For decades it was a given that growing suburban communities benefit from the development that comes their way. Township supervisors were eager for development to expand the tax base of their municipality. It didn’t take long, however, for residents and local officials to begin to see the downside from sprawl as open space disappeared, roads became jammed with traffic, and the unique crossroad villages of their previously sleepy rural township became consumed by an endless, mind numbing array of strip malls, track housing, and nondescript industrial parks. The local sense of place was lost to the ubiquitous auto-bound culture that is suburban sprawl.
Early studies indicated that not all development was good for the tax base. Although industrial development generated revenue and made little demands on services and commercial development usually was a break even proposition, residential development most definitely did not pay for itself when built in a low density fashion. Housing brought kids which put a strain on the school system, requiring more teachers and class rooms to teach a burgeoning student population. Transporting students by bus across spread out distances added more cost to educating our youth. More residents meant eventual need for a professional police department, perhaps a professional fire department, and expanded demand for parks and other recreational amenities. Single use zoning required more roads to connect the dots of life among sprawl and all of this cost more than property taxes on residential units would be able to sustain over the long term.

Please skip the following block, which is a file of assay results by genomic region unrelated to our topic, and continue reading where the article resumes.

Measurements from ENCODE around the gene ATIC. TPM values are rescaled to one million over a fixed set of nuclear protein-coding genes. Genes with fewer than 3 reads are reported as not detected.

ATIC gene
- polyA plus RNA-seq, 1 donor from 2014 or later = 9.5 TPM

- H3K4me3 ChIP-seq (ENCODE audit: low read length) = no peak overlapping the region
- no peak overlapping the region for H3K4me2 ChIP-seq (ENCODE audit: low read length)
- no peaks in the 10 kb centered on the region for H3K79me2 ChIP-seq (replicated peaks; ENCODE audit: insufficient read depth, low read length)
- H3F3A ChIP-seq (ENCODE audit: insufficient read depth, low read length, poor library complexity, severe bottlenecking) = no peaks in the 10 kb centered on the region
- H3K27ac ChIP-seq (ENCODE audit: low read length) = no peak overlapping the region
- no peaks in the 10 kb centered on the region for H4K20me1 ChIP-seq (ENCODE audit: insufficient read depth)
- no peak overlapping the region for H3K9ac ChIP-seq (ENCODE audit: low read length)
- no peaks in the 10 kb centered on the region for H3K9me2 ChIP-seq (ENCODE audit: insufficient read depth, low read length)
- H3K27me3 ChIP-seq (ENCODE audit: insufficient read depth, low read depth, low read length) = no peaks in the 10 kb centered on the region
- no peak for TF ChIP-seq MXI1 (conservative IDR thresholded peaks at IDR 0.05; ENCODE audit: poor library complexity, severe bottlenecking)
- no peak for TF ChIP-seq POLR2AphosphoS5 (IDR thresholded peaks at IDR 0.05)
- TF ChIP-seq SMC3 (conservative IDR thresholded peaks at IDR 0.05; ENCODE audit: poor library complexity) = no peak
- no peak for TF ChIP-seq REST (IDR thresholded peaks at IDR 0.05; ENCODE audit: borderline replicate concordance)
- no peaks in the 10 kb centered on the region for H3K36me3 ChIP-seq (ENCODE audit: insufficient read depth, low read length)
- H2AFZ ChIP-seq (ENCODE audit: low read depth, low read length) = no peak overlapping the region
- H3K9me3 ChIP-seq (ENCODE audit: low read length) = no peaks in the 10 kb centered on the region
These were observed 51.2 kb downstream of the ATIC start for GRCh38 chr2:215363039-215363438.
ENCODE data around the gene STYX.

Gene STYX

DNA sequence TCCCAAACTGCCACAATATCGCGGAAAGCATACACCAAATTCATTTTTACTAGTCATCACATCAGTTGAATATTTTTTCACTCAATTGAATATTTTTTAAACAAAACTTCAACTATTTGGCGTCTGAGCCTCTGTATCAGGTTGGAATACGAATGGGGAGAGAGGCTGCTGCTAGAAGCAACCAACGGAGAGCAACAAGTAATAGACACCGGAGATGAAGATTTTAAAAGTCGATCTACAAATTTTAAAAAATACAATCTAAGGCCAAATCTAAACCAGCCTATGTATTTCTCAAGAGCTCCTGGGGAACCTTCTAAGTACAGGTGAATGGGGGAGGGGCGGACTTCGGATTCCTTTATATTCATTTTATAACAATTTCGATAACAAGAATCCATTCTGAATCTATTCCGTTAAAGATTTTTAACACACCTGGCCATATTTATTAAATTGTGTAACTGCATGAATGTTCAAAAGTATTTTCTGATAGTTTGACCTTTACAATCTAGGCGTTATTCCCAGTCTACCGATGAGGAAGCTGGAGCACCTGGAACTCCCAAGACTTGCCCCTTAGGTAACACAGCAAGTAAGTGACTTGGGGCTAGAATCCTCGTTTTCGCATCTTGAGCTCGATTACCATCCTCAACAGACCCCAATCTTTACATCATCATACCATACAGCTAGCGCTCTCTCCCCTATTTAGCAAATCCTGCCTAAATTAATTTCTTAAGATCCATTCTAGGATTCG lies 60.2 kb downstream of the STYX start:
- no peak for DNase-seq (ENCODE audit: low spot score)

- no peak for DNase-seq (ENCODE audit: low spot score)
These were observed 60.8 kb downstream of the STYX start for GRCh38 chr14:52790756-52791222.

Now a new report from Smart Growth America provides additional evidence that sprawl is expensive and costs a lot more than traditional neighborhood development does. Surveying 17 studies of compact versus sprawl development across the country revealed that compact development cost 38 percent less in upfront infrastructure than sprawl because it requires fewer miles of roads, sewer, and water lines than the low density pattern of development that is the norm in suburbia. Compact development also cost 10% less in ongoing service delivery costs by reducing distances that police, fire protection, and garbage trucks have to travel to serve residents. On top of it more traditional, compact models of development yield, on average, about 10 times more tax revenue per acre. It’s all pretty obvious but culturally elusive that traditional town development would yield higher revenues, while reducing delivery of service costs, and reducing infrastructure costs too.